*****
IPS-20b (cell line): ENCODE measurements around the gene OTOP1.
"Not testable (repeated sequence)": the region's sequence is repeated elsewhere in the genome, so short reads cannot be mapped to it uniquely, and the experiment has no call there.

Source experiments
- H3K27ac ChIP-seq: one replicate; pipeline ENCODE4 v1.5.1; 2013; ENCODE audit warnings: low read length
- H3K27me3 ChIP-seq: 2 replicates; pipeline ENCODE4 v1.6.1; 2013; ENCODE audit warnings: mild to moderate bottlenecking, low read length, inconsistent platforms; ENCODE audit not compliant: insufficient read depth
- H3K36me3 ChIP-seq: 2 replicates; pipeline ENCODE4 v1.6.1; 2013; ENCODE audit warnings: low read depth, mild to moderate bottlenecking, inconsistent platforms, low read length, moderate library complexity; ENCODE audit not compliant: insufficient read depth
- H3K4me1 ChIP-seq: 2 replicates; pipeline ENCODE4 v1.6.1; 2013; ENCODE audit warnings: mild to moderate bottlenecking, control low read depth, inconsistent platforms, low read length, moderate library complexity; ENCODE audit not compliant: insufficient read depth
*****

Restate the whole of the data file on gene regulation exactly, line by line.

IPS-20b (cell line): ENCODE measurements around the gene OTOP1.
"Not testable (repeated sequence)": the region's sequence is repeated elsewhere in the genome, so short reads cannot be mapped to it uniquely, and the experiment has no call there.

Source experiments
- H3K27ac ChIP-seq: one replicate; pipeline ENCODE4 v1.5.1; 2013; ENCODE audit warnings: low read length
- H3K27me3 ChIP-seq: 2 replicates; pipeline ENCODE4 v1.6.1; 2013; ENCODE audit warnings: mild to moderate bottlenecking, low read length, inconsistent platforms; ENCODE audit not compliant: insufficient read depth
- H3K36me3 ChIP-seq: 2 replicates; pipeline ENCODE4 v1.6.1; 2013; ENCODE audit warnings: low read depth, mild to moderate bottlenecking, inconsistent platforms, low read length, moderate library complexity; ENCODE audit not compliant: insufficient read depth
- H3K4me1 ChIP-seq: 2 replicates; pipeline ENCODE4 v1.6.1; 2013; ENCODE audit warnings: mild to moderate bottlenecking, control low read depth, inconsistent platforms, low read length, moderate library complexity; ENCODE audit not compliant: insufficient read depth